Corporate welfare: Solyndra the poster child
';After we got the loan guarantee, they were just spending money left and right,'; former Solyndra engineer Lindsey Eastburn told The Washington Post. ';Because we were doing well, nobody cared. Because of that infusion of money, it made people sloppy.';
That';s what corporate welfare does. It changes the behavior of business executives, just as no-strings-attached welfare can change the behavior of the poor. Instead of focusing on profit-making, executives tend to spend more freely, let the business slide and focus on rent-seeking. That was exactly what happened at Solyndra.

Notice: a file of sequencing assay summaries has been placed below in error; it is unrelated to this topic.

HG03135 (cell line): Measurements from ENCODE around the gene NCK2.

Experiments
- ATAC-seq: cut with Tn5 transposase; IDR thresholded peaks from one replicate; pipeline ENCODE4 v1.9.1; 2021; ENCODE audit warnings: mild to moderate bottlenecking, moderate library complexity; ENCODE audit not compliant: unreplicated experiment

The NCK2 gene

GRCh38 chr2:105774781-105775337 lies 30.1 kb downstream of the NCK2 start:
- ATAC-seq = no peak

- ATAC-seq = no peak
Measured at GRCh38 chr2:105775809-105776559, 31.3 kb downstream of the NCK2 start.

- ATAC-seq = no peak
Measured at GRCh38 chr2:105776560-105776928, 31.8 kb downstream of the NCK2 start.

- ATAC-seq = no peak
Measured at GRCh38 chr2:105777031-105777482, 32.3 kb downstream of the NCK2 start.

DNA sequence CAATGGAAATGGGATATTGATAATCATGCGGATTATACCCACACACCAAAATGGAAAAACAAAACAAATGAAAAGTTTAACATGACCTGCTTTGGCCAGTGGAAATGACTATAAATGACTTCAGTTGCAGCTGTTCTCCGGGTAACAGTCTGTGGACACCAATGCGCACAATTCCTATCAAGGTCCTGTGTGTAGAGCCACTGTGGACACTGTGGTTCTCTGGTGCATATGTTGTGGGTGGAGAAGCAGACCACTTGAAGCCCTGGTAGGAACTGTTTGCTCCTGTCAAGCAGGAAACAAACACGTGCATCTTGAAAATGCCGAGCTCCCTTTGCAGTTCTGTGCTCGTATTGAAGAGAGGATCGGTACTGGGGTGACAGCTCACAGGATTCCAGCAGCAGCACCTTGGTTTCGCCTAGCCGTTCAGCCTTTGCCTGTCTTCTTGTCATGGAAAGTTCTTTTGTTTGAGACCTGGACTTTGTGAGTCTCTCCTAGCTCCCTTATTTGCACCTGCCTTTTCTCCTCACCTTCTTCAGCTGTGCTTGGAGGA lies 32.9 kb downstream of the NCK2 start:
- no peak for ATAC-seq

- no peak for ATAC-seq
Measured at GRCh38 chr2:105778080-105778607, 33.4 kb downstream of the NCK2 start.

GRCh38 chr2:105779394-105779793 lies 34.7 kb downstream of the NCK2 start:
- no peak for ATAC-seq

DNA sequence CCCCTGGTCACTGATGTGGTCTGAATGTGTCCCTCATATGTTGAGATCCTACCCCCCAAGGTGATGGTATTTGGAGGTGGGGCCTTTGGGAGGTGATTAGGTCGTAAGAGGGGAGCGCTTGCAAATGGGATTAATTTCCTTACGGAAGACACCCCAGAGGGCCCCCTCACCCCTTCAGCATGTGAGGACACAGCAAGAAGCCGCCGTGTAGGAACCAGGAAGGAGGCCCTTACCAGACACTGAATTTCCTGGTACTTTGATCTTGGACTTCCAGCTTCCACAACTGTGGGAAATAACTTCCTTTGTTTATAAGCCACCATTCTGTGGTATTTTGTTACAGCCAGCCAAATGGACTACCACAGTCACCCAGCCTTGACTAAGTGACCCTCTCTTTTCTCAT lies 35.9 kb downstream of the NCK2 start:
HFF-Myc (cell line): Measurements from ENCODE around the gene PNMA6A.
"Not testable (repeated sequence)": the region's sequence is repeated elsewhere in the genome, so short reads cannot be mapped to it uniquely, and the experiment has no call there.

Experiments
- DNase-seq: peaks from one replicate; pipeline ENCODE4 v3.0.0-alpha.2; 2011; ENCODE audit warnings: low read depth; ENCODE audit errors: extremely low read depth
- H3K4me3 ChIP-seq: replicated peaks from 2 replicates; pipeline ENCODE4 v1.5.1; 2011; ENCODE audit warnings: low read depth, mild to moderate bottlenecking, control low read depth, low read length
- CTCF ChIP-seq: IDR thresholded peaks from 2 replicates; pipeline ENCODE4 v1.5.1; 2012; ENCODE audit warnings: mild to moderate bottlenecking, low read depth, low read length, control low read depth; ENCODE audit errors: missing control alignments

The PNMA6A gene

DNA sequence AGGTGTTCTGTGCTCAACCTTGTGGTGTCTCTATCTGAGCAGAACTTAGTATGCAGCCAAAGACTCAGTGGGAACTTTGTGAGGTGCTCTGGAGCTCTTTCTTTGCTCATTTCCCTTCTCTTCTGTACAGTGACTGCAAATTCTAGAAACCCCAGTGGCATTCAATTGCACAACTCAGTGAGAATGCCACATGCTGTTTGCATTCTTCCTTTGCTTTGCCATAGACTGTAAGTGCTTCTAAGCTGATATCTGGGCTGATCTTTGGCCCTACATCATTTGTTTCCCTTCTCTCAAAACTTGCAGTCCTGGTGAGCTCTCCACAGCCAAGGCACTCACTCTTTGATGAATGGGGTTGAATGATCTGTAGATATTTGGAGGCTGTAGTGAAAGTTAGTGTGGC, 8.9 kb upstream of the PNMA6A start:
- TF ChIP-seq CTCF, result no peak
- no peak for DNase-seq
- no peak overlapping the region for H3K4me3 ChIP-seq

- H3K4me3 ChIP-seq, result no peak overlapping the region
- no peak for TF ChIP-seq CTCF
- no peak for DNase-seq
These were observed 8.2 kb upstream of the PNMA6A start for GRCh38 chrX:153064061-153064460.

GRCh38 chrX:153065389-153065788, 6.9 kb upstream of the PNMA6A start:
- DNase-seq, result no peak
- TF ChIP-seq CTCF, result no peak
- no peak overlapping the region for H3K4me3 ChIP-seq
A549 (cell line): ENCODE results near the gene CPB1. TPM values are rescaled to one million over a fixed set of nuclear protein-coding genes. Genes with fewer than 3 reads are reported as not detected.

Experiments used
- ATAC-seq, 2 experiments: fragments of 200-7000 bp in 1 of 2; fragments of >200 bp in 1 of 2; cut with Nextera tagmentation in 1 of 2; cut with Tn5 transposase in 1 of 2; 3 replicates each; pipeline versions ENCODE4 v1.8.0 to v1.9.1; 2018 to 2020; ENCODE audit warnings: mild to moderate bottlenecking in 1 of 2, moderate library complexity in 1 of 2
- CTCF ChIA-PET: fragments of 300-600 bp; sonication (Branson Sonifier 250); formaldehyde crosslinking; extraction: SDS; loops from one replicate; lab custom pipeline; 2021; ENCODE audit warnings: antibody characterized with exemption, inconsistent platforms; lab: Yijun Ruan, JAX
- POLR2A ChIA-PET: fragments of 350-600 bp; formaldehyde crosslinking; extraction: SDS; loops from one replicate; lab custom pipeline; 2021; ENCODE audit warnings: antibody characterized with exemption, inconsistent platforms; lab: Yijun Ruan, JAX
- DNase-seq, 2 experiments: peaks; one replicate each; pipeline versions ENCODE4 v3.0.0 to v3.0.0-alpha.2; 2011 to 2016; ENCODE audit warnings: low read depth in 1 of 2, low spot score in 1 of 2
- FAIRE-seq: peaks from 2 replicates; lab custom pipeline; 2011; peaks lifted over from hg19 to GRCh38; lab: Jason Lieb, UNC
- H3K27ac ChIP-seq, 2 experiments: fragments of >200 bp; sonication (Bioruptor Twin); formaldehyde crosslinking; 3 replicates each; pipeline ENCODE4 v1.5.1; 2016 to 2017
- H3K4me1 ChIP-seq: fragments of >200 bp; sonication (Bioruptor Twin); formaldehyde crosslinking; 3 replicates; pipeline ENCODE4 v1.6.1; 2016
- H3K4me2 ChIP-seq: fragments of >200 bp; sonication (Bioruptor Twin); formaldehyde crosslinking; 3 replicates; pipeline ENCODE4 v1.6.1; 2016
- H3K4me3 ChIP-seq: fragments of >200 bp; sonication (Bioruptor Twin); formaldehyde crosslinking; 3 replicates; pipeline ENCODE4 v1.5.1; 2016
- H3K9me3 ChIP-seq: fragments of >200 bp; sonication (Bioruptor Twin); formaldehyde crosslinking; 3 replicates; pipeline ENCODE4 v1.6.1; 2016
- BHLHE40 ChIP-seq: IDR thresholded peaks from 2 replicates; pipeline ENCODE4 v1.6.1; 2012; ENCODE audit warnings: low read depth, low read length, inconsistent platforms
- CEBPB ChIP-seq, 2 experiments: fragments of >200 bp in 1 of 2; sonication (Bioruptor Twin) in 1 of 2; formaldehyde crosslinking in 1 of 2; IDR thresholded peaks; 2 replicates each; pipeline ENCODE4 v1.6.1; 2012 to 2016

';Lobbying expenditures of $160,000 a year in 2008 and 2009 accelerated as Solyndra';s financial and political troubles mounted,'; The Post reported. ';By 2010, such spending had grown to $550,000.';
Solyndra was bankrolled by the stimulus bill. As its inventory of unsold solar panels piled up, it built a new taxpayer-funded factory and sought more taxpayer funds. What was ';once touted by President Obama as the flagship of his administration';s effort to spur the clean-energy industry,'; wrote The Post, became instead the poster child of corporate welfare gone wrong. It is a cautionary tale for politicians of all persuasions who find themselves tempted to spur their favorite industries with jolts of taxpayer cash.